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Professor Sues Liberty University Over Wrongful Termination

A Liberty University professor has sued the school on the grounds of wrongful termination after he disclosed that he had autism to university officials, according to a Virginia First report.

James Jones, who was an associate professor of computer science at Liberty University from 2009 to 2017, alleges that he was terminated after disclosing information about his disability to school officials.

After revealing to the university that he had autism during the summer of 2015, dean David Donahoo and Jerry Westfall met with Jones to discuss his student evaluations. Within this meeting, Jones requested accommodations for his disability on the basis that his autism made it difficult to receive high scores because of how it affected his social skills.

The suit claims that the officials told Jones that he should not have become a college professor if he were autistic in response to his request.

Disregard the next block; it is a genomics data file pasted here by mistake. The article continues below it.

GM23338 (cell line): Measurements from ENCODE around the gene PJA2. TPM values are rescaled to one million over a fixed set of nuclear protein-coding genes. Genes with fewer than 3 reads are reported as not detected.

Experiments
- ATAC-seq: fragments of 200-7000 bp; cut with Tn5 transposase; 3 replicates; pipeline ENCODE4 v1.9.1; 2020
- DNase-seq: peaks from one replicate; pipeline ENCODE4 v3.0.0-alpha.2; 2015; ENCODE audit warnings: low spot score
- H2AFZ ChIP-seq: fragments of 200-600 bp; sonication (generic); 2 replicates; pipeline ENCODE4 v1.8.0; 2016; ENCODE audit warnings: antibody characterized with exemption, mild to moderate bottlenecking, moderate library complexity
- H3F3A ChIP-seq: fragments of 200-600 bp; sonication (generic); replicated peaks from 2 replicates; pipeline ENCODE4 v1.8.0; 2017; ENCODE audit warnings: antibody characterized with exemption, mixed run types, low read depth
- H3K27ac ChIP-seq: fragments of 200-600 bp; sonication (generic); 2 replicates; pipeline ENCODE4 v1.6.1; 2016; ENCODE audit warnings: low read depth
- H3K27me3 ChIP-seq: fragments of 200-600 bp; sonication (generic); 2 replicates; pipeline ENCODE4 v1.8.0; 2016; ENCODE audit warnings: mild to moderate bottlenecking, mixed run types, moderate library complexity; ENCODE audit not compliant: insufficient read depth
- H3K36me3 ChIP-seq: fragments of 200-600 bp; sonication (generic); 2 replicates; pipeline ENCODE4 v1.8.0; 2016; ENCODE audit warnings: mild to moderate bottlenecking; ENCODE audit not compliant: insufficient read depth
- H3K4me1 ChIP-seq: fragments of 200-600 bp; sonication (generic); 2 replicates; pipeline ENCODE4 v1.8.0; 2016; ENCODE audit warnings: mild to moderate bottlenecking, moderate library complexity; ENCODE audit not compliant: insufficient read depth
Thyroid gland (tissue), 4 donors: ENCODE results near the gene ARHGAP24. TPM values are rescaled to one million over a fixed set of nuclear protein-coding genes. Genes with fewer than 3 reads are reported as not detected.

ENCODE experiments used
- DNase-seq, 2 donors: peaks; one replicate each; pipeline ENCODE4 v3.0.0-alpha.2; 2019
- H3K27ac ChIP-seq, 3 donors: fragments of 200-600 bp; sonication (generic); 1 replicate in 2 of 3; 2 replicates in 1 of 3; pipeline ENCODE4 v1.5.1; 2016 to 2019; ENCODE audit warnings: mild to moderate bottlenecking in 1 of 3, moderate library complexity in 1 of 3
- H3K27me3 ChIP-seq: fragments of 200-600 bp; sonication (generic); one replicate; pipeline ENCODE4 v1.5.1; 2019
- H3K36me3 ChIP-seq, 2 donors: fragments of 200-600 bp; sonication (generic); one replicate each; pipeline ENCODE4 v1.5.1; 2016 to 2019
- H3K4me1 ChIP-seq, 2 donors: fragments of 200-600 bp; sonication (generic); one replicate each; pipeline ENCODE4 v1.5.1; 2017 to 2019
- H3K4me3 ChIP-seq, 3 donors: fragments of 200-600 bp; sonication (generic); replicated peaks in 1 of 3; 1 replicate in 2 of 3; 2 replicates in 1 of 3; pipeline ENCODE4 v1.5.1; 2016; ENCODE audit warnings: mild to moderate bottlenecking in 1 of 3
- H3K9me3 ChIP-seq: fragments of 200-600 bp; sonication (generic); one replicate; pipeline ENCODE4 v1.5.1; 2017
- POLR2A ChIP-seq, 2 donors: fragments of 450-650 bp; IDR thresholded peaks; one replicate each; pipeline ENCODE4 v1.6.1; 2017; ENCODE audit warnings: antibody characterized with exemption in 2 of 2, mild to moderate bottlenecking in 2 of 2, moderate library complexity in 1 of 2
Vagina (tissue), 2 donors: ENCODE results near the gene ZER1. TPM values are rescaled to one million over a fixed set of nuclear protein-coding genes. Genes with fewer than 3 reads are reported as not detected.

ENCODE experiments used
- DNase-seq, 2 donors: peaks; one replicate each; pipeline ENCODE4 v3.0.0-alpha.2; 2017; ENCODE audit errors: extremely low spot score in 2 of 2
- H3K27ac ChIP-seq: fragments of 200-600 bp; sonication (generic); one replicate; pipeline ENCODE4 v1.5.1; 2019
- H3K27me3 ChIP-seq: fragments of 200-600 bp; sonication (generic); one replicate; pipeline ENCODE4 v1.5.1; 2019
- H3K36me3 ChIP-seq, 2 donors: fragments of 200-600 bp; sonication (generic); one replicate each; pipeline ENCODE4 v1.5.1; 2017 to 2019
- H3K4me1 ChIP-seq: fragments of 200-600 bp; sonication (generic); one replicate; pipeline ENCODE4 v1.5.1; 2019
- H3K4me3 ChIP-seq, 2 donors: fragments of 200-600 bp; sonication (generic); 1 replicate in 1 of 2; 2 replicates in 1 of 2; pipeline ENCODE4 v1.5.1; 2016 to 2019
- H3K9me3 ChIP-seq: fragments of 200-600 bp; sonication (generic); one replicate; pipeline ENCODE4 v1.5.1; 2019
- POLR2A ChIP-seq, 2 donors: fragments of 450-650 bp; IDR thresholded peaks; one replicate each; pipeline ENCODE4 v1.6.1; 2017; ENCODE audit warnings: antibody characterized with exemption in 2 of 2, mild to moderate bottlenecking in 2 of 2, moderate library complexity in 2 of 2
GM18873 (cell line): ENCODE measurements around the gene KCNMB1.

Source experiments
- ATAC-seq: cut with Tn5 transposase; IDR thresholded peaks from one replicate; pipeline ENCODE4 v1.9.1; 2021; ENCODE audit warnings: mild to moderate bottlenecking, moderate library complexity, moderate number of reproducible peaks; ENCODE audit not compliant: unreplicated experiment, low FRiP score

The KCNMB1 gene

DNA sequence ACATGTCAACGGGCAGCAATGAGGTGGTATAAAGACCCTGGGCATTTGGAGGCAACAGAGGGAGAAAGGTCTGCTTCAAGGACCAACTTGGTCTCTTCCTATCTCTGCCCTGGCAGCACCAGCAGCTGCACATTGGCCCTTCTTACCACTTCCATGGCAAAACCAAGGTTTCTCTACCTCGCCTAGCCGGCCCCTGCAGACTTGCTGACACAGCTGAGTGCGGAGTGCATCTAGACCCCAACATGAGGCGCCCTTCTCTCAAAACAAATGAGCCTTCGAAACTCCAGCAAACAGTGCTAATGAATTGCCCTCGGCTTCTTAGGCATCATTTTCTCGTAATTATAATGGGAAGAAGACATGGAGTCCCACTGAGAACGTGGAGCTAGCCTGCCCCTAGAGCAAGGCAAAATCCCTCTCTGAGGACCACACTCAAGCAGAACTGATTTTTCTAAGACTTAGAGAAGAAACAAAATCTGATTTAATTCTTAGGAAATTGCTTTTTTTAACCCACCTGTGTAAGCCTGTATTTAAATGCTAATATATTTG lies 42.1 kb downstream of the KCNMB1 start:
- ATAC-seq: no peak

Months later, in March 2017, the school terminated Jones for underperforming. The lawsuit, however, claims that his performance was solid according to a field achievement test.

Since the lawsuit was filed during the week of Feb. 11, the university has denied the allegations and has said that it will vigorously defend itself in the court.

“Liberty University typically does not comment on personnel matters. However, Dr. James Jones has made serious claims in a public court filing that require the University to publicly respond. Liberty University denies the allegations in Dr. Jones’ lawsuit and intends to present a vigorous defense,” reads a statement sent to Virginia First.

“Liberty has a well-established record of accommodating employees with disabilities, often going beyond what the law requires. In this case, however, not only did Dr. Jones ask Liberty to alter its basic standards for teaching effectiveness (something the law does not require), but he persistently failed to remedy a number of his documented performance problems.”

According to Jones’ lawyer, Timothy Coffield, Jones is currently seeking his job back.

“The Christian values of that school really mean a great deal to him,” Coffield told Virginia First. “This was really an important part of his life.”

Last year, the Arizona State University received a $100,000 gift from Daniel Jordan Fiddle Foundation (DJFF) to establish a new endowment fund for researchers studying issues concerning adults with autism.

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